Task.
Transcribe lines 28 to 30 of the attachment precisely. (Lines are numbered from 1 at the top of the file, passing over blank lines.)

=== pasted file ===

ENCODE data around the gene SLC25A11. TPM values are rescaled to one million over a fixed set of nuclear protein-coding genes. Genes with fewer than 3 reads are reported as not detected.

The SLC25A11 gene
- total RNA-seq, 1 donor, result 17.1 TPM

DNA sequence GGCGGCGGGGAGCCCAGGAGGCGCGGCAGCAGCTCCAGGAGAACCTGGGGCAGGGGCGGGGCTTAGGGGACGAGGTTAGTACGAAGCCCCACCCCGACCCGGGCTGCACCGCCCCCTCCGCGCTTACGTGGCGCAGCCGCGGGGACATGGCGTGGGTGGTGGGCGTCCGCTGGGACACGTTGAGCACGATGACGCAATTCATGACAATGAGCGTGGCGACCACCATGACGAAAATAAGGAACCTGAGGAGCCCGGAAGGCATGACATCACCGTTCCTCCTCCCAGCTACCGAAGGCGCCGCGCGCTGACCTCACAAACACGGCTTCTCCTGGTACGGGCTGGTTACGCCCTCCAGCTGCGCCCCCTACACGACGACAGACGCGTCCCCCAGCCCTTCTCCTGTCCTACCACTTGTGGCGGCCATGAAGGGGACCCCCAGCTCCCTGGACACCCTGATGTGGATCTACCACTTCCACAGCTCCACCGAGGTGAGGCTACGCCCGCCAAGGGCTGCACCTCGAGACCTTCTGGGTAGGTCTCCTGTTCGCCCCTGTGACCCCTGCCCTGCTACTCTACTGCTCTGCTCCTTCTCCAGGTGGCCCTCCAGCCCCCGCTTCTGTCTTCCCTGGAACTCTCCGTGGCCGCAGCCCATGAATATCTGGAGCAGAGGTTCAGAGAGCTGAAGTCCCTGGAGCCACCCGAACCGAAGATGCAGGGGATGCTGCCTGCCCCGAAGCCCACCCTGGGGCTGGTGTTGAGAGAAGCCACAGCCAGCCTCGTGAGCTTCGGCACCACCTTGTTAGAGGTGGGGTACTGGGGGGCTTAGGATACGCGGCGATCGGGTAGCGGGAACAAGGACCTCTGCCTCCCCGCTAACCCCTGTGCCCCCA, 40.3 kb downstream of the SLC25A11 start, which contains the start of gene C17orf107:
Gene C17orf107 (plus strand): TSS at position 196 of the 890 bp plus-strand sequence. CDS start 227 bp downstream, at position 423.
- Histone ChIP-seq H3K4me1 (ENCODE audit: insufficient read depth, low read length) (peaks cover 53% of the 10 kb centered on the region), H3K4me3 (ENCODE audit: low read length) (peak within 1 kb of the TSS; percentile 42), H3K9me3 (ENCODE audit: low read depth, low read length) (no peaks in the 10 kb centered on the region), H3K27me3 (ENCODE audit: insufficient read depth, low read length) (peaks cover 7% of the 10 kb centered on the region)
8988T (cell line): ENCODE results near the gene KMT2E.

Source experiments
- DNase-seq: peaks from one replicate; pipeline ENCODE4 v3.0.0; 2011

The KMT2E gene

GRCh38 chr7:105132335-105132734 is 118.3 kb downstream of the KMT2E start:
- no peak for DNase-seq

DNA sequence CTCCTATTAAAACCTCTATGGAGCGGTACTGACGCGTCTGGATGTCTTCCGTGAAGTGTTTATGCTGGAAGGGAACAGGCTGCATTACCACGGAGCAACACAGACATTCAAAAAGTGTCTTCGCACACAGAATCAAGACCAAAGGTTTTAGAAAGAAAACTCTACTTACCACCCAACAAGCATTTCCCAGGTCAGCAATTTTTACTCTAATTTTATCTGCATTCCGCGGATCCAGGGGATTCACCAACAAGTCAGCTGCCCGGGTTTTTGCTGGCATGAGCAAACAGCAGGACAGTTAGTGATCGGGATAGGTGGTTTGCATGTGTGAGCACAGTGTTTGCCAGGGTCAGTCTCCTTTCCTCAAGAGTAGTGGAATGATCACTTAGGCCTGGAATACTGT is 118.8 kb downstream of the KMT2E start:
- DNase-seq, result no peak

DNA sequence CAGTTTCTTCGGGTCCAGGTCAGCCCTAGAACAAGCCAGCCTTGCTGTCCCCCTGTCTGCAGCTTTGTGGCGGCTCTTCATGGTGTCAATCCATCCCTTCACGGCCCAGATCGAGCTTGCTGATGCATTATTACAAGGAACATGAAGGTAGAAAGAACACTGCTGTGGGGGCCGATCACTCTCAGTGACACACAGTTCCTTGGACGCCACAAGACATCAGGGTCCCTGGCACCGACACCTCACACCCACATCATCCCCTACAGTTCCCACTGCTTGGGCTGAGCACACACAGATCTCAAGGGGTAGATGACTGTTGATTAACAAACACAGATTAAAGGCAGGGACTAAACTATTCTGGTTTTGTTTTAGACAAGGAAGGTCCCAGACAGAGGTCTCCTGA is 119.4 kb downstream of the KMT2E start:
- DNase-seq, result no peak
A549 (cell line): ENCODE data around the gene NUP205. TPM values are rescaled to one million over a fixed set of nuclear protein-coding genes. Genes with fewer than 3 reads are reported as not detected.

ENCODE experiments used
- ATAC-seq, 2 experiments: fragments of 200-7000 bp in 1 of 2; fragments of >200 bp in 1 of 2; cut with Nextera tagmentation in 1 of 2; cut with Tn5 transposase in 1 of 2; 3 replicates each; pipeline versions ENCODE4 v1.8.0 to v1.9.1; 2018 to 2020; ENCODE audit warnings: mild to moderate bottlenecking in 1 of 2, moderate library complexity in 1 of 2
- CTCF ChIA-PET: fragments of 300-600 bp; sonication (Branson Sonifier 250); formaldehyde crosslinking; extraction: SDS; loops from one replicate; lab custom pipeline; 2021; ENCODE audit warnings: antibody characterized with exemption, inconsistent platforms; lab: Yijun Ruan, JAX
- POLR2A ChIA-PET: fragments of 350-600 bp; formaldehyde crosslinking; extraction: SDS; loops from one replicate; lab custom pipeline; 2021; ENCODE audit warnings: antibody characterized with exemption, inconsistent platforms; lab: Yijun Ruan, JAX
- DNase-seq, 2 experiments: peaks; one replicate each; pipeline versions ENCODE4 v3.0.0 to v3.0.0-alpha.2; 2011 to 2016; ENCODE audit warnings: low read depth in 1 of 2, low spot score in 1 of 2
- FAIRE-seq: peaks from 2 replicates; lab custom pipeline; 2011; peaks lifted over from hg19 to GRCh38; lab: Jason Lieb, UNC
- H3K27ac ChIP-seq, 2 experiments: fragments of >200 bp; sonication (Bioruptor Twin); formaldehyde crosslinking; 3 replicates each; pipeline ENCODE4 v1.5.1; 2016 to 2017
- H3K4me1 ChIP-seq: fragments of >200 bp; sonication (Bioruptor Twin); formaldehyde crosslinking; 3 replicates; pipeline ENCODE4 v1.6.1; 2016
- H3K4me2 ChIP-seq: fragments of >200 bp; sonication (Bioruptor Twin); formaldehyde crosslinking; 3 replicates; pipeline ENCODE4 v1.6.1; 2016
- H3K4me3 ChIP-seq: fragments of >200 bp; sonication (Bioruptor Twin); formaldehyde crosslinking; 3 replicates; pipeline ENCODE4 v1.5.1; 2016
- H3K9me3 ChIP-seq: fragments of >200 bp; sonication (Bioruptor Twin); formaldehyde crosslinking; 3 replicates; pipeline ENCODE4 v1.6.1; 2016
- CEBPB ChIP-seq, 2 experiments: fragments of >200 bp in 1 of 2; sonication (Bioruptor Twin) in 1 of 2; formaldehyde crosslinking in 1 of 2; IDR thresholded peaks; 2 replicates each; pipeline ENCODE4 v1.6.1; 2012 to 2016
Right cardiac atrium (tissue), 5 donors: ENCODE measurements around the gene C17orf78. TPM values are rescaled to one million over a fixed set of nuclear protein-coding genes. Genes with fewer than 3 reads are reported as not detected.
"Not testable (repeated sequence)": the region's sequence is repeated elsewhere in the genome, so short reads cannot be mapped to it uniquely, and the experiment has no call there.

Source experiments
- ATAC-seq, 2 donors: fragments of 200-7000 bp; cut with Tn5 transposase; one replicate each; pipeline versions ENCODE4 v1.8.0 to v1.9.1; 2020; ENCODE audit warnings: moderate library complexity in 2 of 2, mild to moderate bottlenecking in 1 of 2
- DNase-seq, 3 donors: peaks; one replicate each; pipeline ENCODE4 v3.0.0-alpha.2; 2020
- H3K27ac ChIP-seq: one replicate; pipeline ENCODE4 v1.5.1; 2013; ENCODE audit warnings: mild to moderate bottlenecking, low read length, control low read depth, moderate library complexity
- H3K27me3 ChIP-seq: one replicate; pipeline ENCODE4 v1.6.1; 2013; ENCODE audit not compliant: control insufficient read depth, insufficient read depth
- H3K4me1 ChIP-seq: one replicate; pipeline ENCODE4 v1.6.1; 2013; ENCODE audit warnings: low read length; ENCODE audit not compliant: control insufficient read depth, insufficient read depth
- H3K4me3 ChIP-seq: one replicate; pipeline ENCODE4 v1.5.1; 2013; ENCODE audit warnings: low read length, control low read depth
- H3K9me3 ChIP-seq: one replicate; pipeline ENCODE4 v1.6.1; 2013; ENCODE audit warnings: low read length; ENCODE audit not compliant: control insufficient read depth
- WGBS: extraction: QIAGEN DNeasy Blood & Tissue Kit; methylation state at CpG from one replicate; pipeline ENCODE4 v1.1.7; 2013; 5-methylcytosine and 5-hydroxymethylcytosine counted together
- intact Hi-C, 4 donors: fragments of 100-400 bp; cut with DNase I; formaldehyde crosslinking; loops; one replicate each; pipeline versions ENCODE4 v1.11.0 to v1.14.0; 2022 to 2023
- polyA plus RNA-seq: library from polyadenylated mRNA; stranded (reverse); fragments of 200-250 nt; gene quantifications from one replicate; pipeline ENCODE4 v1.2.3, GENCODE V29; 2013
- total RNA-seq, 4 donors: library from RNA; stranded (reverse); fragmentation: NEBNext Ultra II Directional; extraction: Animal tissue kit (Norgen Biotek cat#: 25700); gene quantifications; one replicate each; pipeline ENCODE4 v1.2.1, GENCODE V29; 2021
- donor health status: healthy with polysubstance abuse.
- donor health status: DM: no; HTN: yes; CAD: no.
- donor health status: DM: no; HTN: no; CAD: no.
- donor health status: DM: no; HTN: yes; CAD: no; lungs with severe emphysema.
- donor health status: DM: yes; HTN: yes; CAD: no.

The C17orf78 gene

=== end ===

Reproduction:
- H3K9me3 ChIP-seq: fragments of >200 bp; sonication (Bioruptor Twin); formaldehyde crosslinking; 3 replicates; pipeline ENCODE4 v1.6.1; 2016
- CEBPB ChIP-seq, 2 experiments: fragments of >200 bp in 1 of 2; sonication (Bioruptor Twin) in 1 of 2; formaldehyde crosslinking in 1 of 2; IDR thresholded peaks; 2 replicates each; pipeline ENCODE4 v1.6.1; 2012 to 2016
Right cardiac atrium (tissue), 5 donors: ENCODE measurements around the gene C17orf78. TPM values are rescaled to one million over a fixed set of nuclear protein-coding genes. Genes with fewer than 3 reads are reported as not detected.